Sep 14 2021

5 Considerations for Equipping Startup Employees with Tech

Deploying devices at the speed of growth removes a bottleneck on the business’s potential.

Successful startup companies grow quickly, and that often means adding employees at a rapid clip. But any bottlenecks that emerge in the hiring process can slow an organization down. When it comes to equipping new hires with technology, the goal is often to acquire devices as swiftly and efficiently as possible.

“Payroll is a huge expense for companies, as they like to stay as lean as possible and have to do less with more,” says Teague Goddard, a startup strategist with CDW. “Startups should be looking to automate and outsource cumbersome, time-consuming tasks such as employee hardware provisioning and deployment, especially as they begin to scale.”

Ramp Up Your Startup's Hardware

It’s common knowledge among startups that speed is the ultimate weapon in business, hence the “move fast and break things” mentality. It’s also a fact that growth brings complexity. As they grow, startup companies should bear in mind five key considerations for how best to equip new employees with technology:

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1. Plan for effective onboarding: Startup companies want their employees to be productive on their first day, but companies without a well-formulated onboarding process that includes hardware and software procurement and provisioning will slow down as they scale up. “We strongly advise that it be a conversation from day one,” says Mike Hogan, a mobility solutions architect with CDW. “For example, if you are going to purchase Macs, your organization should be utilizing Apple’s free deployment tool known as Apple Business Manager. In conjunction with a unified endpoint management solution, ABM allows you to deploy all Apple devices in a near zero-touch fashion and saves the IT department countless hours of work. If you set this up later, you may have to wipe every machine and redeploy them as new in order to use ABM.”

2. Identify employees’ specific roles: Not every employee is going to have the same technology needs. Some will need only what’s accessible through a web browser, and therefore a low-end laptop will suffice. Those doing more specialized work, such as video editing or software development, might need access to a high-performance laptop or desktop machine capable of tackling more graphically intensive jobs. While employee use cases may differ, they can be planned for ahead of time. “Employee ‘kits’ are what users needs to do their jobs every day, and they differ by job function,” Goddard says. “So from a budgetary planning perspective, it’s critical that you identify that pretty early.” By defining those use cases, startups can set up base configurations that can be provisioned whenever a new device or solution is needed.

3. Understand the logistics of device procurement: Startups knew a thing or two about remote work long before the pandemic, with many using distributed workforces by design. The ability to distribute preprovisioned hardware to various locations can help get teams up and running quickly no matter where they are. “In this world, users are all over the place,” says Nick O’Shea, high-growth startups manager at CDW. A third-party device configuration service that performs the work of provisioning and shipping devices can ease pressure on the small, overworked IT teams that are typical of startup companies.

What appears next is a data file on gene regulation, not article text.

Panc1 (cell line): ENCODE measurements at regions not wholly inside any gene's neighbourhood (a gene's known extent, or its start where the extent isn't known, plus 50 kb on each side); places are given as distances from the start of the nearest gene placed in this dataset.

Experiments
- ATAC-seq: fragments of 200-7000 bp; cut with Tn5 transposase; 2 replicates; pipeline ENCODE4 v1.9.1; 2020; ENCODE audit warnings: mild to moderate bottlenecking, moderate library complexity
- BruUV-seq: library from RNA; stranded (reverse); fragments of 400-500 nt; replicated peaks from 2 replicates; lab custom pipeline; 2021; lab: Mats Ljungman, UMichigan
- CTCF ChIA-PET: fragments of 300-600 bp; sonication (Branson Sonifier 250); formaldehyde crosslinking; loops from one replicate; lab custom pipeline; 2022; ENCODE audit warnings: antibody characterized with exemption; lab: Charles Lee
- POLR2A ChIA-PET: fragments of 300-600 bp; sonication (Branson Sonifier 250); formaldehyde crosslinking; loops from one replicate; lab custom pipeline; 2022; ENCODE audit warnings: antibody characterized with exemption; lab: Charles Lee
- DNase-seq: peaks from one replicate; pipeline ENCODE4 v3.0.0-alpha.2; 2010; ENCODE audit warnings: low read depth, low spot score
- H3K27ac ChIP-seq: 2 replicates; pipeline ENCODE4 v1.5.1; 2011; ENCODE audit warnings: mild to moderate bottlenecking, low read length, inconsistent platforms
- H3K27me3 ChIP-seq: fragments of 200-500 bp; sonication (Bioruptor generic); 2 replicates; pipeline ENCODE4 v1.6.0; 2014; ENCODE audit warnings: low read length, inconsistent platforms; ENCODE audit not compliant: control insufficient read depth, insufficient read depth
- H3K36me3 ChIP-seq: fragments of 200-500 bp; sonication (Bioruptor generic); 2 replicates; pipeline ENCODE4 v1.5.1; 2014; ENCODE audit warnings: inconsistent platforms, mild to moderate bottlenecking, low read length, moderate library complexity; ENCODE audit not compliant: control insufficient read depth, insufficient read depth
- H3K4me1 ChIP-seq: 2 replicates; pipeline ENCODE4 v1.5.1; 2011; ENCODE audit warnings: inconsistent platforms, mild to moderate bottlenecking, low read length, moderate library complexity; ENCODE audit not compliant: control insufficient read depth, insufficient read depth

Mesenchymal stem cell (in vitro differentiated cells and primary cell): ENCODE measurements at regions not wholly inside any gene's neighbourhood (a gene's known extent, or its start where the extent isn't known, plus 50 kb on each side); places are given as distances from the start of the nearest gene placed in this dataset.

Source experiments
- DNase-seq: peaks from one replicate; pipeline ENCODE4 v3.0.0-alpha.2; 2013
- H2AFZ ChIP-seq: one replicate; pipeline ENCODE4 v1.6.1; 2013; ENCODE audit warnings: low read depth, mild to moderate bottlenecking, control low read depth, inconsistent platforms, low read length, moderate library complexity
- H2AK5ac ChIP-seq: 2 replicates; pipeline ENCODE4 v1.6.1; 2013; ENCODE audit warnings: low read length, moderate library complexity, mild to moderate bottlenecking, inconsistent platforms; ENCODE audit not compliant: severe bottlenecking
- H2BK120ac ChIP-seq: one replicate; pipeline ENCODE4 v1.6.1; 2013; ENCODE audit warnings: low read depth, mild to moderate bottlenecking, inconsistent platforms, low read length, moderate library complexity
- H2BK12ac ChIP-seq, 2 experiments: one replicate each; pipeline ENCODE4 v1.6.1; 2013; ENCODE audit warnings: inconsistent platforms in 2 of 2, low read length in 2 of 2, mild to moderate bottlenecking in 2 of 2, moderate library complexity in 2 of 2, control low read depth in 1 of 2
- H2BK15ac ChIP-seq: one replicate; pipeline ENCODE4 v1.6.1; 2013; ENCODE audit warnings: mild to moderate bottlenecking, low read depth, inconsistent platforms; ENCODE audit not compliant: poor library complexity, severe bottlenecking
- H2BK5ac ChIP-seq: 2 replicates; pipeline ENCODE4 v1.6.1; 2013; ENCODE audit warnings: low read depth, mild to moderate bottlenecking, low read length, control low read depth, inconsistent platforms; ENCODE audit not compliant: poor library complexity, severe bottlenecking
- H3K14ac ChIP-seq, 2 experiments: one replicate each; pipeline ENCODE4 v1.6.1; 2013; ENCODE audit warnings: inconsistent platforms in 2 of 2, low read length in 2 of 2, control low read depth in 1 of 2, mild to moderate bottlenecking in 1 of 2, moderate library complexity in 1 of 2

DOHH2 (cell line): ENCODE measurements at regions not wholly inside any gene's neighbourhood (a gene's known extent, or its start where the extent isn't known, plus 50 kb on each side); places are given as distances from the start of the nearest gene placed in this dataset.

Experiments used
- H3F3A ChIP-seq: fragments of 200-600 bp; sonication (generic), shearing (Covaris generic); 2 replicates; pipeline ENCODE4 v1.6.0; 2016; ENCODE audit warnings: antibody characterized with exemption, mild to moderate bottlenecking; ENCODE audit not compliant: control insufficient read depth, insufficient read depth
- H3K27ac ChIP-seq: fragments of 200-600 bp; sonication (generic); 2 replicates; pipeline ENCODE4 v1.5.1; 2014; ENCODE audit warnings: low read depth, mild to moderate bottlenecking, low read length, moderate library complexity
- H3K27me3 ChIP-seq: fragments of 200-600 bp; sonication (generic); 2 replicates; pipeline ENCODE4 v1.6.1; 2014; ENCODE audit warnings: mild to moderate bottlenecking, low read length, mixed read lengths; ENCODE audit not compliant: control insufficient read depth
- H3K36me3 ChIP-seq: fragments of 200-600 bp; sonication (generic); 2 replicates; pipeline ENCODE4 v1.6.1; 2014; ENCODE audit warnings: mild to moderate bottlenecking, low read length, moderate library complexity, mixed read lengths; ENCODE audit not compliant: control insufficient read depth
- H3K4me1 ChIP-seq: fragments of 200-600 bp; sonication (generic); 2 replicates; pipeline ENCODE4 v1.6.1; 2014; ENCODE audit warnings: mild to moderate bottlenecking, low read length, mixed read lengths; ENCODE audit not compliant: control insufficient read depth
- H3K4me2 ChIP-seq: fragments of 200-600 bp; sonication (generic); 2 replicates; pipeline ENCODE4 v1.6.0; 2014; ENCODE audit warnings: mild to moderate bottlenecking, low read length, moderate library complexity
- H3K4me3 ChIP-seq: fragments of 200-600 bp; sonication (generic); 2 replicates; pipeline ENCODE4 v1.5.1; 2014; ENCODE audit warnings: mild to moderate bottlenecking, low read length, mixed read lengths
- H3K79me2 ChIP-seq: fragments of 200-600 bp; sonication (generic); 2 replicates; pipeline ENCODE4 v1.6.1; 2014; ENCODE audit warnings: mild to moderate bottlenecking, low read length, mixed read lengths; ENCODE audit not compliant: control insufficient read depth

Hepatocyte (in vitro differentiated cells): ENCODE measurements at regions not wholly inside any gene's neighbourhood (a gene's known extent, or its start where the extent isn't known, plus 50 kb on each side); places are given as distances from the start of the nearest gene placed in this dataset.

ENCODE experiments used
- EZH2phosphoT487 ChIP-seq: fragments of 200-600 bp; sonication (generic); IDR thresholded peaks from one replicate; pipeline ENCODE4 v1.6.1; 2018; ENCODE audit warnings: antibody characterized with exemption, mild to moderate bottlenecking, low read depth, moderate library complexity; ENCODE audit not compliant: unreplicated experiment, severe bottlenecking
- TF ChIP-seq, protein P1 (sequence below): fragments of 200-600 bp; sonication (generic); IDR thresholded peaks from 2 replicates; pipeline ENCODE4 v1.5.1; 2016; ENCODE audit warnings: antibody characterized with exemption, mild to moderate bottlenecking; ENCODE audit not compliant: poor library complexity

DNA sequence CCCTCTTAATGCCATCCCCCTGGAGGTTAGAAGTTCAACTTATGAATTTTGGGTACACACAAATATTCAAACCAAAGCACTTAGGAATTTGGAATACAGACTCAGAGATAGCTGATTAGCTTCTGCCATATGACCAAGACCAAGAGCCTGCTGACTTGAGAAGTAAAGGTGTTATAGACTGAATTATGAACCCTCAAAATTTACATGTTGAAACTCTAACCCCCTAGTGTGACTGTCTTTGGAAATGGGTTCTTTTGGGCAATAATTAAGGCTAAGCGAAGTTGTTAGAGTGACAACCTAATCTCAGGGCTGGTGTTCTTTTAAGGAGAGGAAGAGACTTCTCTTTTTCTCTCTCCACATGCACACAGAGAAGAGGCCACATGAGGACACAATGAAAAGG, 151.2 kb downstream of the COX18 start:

MORE FROM BIZTECH: How startups can use tech to move through the different stages of growth.

4. Roll out device and access management: Given the nature of a startup’s growth, things can change quickly — people can leave, devices can be stolen, and security risks can emerge as a result. But building a device management solution with scaling in mind can help organizations gain a handle on this process. From a security standpoint, for example, device management makes it possible to easily give people access to application suites and just as easily close off that access if necessary, says Jason Kaser, manager for small business integrated technology solutions at CDW. That’s often more important than protecting the hardware. “As the company matures, they put in different safety protocols and measures around what it takes to spin people within the productivity suites and applications that the company uses to drive business,” Kaser says. “At the same time, it acts like a light switch — if somebody leaves, the company can just flip that switch and deny access to everything as well.” 

5. Avoid burning through cash with hardware purchases: As startups experience more rapid employee hiring, equipping new users with the hardware and software they need becomes costly. “Startups should think strategically about expenditures that fall as capital expense line items in their budgets,” says Goddard. They should avoid using equity dollars on depreciating assets such as computers, monitors and servers. Remaining asset-light and investing in personnel, customer acquisition and R&D maximizes company value, Goddard says. “For startup operations, cash is king and burn rates are real. Through CDW’s startup program, we have very strong partnerships with financing companies who lend to startups by design, and we are successfully approving nondilutive credit facilities to companies who are sometimes even pre-revenue.” Startups should also look for special deals that technology providers such as Apple and Lenovo offer but don’t widely advertise.

For many startups, the need to scale up quickly in the face of heavy competition can be blistering. When it comes to equipping a growing staff with technology in an efficient and cost-effective way, it often helps to have a partner who has guided other startup companies down a similar path.